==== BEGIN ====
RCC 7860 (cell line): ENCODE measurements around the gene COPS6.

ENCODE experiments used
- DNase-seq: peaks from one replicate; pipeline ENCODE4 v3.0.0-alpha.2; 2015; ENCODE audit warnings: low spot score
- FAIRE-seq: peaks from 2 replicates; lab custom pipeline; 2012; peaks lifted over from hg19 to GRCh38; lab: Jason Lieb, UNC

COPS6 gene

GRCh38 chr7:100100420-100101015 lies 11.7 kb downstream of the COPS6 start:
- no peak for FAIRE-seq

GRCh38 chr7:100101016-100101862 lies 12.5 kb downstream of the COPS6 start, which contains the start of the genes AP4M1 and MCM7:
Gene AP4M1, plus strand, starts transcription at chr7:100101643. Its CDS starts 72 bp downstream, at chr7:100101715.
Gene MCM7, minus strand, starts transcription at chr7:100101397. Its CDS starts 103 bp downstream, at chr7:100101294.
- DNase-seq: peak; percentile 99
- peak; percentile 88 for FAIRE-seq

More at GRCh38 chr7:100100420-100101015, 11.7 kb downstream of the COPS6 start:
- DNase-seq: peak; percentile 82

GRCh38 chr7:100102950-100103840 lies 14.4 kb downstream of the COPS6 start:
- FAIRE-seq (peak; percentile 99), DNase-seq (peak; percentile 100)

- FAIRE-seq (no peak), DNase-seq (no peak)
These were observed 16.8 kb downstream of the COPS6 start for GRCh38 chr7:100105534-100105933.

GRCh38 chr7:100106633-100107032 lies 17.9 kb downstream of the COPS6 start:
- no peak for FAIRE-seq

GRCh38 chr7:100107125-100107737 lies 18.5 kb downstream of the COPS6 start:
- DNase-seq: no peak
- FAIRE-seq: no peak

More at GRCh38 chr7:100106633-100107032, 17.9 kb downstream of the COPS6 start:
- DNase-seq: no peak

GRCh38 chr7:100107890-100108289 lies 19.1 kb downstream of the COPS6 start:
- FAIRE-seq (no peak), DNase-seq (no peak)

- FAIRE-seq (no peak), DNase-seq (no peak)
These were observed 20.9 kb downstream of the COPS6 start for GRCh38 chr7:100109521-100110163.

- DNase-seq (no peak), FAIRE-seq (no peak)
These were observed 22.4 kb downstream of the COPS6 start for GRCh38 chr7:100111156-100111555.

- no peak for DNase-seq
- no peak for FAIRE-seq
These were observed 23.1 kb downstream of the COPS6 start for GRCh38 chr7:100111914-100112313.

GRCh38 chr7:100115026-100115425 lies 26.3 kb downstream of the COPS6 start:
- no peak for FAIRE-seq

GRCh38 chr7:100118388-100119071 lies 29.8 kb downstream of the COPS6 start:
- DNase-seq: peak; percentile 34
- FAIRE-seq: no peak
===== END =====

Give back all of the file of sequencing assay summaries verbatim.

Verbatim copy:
RCC 7860 (cell line): ENCODE measurements around the gene COPS6.

ENCODE experiments used
- DNase-seq: peaks from one replicate; pipeline ENCODE4 v3.0.0-alpha.2; 2015; ENCODE audit warnings: low spot score
- FAIRE-seq: peaks from 2 replicates; lab custom pipeline; 2012; peaks lifted over from hg19 to GRCh38; lab: Jason Lieb, UNC

COPS6 gene

GRCh38 chr7:100100420-100101015 lies 11.7 kb downstream of the COPS6 start:
- no peak for FAIRE-seq

GRCh38 chr7:100101016-100101862 lies 12.5 kb downstream of the COPS6 start, which contains the start of the genes AP4M1 and MCM7:
Gene AP4M1, plus strand, starts transcription at chr7:100101643. Its CDS starts 72 bp downstream, at chr7:100101715.
Gene MCM7, minus strand, starts transcription at chr7:100101397. Its CDS starts 103 bp downstream, at chr7:100101294.
- DNase-seq: peak; percentile 99
- peak; percentile 88 for FAIRE-seq

More at GRCh38 chr7:100100420-100101015, 11.7 kb downstream of the COPS6 start:
- DNase-seq: peak; percentile 82

GRCh38 chr7:100102950-100103840 lies 14.4 kb downstream of the COPS6 start:
- FAIRE-seq (peak; percentile 99), DNase-seq (peak; percentile 100)

- FAIRE-seq (no peak), DNase-seq (no peak)
These were observed 16.8 kb downstream of the COPS6 start for GRCh38 chr7:100105534-100105933.

GRCh38 chr7:100106633-100107032 lies 17.9 kb downstream of the COPS6 start:
- no peak for FAIRE-seq

GRCh38 chr7:100107125-100107737 lies 18.5 kb downstream of the COPS6 start:
- DNase-seq: no peak
- FAIRE-seq: no peak

More at GRCh38 chr7:100106633-100107032, 17.9 kb downstream of the COPS6 start:
- DNase-seq: no peak

GRCh38 chr7:100107890-100108289 lies 19.1 kb downstream of the COPS6 start:
- FAIRE-seq (no peak), DNase-seq (no peak)

- FAIRE-seq (no peak), DNase-seq (no peak)
These were observed 20.9 kb downstream of the COPS6 start for GRCh38 chr7:100109521-100110163.

- DNase-seq (no peak), FAIRE-seq (no peak)
These were observed 22.4 kb downstream of the COPS6 start for GRCh38 chr7:100111156-100111555.

- no peak for DNase-seq
- no peak for FAIRE-seq
These were observed 23.1 kb downstream of the COPS6 start for GRCh38 chr7:100111914-100112313.

GRCh38 chr7:100115026-100115425 lies 26.3 kb downstream of the COPS6 start:
- no peak for FAIRE-seq

GRCh38 chr7:100118388-100119071 lies 29.8 kb downstream of the COPS6 start:
- DNase-seq: peak; percentile 34
- FAIRE-seq: no peak